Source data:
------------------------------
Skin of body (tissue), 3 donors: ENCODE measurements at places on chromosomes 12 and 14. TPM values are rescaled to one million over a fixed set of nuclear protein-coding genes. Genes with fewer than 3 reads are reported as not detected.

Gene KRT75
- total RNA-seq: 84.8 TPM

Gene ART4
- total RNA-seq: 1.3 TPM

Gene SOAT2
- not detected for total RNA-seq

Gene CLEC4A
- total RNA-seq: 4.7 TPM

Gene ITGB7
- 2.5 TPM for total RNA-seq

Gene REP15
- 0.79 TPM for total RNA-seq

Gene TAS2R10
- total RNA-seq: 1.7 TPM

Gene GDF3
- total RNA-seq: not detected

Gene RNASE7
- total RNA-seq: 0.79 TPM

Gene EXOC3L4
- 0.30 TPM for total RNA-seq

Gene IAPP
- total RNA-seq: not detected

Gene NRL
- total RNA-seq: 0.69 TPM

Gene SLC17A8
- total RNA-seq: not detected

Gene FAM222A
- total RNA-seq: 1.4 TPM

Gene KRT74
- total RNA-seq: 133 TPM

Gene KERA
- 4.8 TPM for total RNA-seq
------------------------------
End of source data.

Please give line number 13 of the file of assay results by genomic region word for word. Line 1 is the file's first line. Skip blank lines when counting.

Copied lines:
- 0.79 TPM for total RNA-seq